As I look back, I can truly say that the last four years have been life-changing in almost every way. There have been some dark, immensely tough times. There have also been triumphs.
But without a doubt, one of my most powerful experiences has been my battle with, and recovery from depression.
Today, I know so much more about mental illness not only from my own experience, but also from meeting other survivors of mental illness, their care-givers and interacting with mental health experts. I also learn a great deal from those who lack knowledge about mental illnesses.
Just like in other countries, I’ve found that in India, too, the stigma towards those suffering from mental illnesses is extremely high. Many who suffer from depression never seek help for the fear of being branded as ‘weak’ or ‘mad’. The lack of adequate infrastructure, shortage of trained professionals and other resources further compounds the issue.
The massive need to create awareness about mental health in India and build avenues for those seeking help led to the setting up The Live Love Laugh Foundation (TLLLF) in 2015.
We decided to focus our efforts on sparking conversations on depression, anxiety and stress.
Over the last three years, TLLLF has launched several campaigns, programmes and initiatives.
You Are Not Alone, our flagship mental health awareness programme in schools was initiated to make students and teachers more aware of mental health issues, while also equipping them to better understand its symptoms. Delivered through interactive and informative sessions, this programme has grown significantly and is currently delivered in five languages and has cumulatively covered more than 60,000 students and 10,000 teachers across eight cities in two years.
Our aim in the coming months is to pilot a mental health awareness programme for parents, target new geographies and conduct the programme in more Indian languages to reach a wider audience.
Dobara Poocho (“Ask Again”), by TLLLF, was India’s first nationwide public awareness initiative on mental health and was designed to inspire people to reach out to those who could be suffering from mental health disorders. The campaign was launched in 2016 and has led to a surge in media reporting ever since.
TLLLF also supports a Rural Mental Health Programme in Davangere, Karnataka. The programme has expanded from two taluks and treating 200 patients just two years ago, to four taluks and covering more than 800 patients today.
By the end of the year, this programme would have expanded to cover at least two more taluks and impact approximately 1,000 patients. We look forward to expanding this programme to other states once we are able to identify the right partners and secure additional funding for its expansion.
Research is another important area of focus for TLLLF. While many have attempted to quantify the mental health disease burden in India, very few findings exist on how the man-on-the-street views mental health. This resulted in TLLLF’s 2018 National Survey Report: ‘How India Perceives Mental Health’.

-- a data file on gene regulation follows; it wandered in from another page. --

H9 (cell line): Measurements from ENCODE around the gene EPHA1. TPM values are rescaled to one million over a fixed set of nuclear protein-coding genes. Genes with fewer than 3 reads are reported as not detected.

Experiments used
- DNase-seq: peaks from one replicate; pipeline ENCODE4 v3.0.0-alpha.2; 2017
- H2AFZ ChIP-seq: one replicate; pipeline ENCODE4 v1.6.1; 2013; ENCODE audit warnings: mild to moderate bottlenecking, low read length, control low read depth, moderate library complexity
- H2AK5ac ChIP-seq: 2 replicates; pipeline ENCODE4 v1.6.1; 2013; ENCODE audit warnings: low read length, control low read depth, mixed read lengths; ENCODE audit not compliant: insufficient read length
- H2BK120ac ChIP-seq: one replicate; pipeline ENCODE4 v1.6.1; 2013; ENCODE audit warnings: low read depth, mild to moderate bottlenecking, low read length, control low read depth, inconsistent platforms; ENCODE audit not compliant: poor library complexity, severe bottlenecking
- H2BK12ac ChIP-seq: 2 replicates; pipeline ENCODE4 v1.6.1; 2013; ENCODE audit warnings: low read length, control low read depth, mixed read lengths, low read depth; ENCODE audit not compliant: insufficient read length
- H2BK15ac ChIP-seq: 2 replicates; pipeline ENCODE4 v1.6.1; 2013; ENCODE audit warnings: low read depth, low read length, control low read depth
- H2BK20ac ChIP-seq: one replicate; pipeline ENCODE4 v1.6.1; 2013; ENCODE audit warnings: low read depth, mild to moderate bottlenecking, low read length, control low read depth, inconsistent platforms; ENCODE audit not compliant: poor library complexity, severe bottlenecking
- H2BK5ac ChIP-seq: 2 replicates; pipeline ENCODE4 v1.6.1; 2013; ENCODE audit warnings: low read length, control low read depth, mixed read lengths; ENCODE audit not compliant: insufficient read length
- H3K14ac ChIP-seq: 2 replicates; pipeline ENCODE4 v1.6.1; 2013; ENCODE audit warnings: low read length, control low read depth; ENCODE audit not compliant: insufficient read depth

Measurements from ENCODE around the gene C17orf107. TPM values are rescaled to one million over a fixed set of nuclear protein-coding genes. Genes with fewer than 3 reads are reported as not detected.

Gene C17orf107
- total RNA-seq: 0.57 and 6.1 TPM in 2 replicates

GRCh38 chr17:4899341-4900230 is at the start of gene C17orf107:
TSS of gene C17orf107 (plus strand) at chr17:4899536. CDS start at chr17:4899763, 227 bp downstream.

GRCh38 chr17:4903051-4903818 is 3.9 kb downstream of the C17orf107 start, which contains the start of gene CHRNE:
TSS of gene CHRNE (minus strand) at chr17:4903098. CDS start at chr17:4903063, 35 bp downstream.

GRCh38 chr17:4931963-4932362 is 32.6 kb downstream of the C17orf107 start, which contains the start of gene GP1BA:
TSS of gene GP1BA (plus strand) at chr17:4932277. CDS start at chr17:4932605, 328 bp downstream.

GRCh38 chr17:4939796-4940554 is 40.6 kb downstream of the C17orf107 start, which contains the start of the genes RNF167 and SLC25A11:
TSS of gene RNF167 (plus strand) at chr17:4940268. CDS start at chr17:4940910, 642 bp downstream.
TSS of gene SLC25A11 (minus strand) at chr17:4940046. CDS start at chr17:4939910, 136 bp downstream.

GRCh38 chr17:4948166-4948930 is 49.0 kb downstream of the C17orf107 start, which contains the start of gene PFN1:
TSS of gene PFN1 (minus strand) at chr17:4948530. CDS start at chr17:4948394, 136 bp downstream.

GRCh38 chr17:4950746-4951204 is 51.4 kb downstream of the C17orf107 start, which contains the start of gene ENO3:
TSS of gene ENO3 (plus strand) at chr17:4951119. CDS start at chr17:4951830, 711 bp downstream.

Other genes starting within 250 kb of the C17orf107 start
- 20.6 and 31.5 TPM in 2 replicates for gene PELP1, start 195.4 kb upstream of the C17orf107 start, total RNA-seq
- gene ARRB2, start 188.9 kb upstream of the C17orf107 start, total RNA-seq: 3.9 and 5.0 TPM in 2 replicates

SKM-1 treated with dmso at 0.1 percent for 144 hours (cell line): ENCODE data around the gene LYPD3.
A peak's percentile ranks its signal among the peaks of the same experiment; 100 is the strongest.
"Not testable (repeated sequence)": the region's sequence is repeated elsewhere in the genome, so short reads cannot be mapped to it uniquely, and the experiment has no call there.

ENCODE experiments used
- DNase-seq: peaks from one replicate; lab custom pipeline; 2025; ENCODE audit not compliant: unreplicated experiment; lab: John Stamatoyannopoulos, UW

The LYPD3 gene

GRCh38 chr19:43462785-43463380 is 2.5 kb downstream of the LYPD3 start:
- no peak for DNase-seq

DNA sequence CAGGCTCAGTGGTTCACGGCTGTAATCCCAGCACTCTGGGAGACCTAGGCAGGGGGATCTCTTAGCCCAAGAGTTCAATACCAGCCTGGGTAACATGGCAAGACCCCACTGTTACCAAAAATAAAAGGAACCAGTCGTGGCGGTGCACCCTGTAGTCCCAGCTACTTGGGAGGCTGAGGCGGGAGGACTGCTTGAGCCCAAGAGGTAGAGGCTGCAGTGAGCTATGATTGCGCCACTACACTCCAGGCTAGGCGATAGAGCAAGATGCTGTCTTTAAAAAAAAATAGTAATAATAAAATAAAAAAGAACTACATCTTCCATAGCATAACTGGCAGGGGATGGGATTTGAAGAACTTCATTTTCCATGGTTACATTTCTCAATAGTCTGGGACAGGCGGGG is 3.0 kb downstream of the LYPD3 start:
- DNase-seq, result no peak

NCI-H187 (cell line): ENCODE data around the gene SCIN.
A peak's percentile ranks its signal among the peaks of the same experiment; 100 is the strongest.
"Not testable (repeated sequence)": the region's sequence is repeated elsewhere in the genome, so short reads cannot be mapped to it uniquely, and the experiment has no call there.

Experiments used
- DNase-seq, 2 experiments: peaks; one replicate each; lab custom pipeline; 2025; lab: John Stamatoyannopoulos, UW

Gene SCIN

While more than 75% of survey respondents stated they would always feel sympathetic towards sufferers, the respondents also exhibit feelings of fear (14% said they would always be fearful), hatred (28% feel hatred sometimes or always), and anger (43% feel angry sometimes or always) towards people with mental illness. More than a quarter of respondents admitted that they would always be ‘indifferent’ towards people with mental illness.
Only 27% of survey respondents indicated support for people perceived as having mental illness, while 47% indicated higher judgement and 26% indicated fear (of such people); When asked to describe a person with mental illness, 71% of people who participated in the survey used terms associated with stigma such as “retard”, “crazy/ mad/ stupid”,
The above statistics further highlight the urgent need for intervention.
India records the highest rate of suicide in the world, with victims ranging from 15 -44 years, as per the WHO.
According to the NCRB (2015), a student commits suicide every hour in India.
Together with India’s Health Ministry we need to explore ways to find a solution in capacity-building, to cater to the massive short-fall in the number of trained mental health professionals and facilities dedicated to mental health.
Curriculum in our educational institutions needs to include a component on life skills and psychological first-aid training. Coupled with these aspects, dialogue and outreach is an absolute must within our schools, colleges and universities.
Highlighting the importance of mental health by various stakeholders, political leaders and social influencers is essential. It is also critical that those in a position of influence educate themselves on mental health and avoid statements that trivialise the pain and suffering of victims of mental illness. Mental health is also one of the most under-funded sectors in India.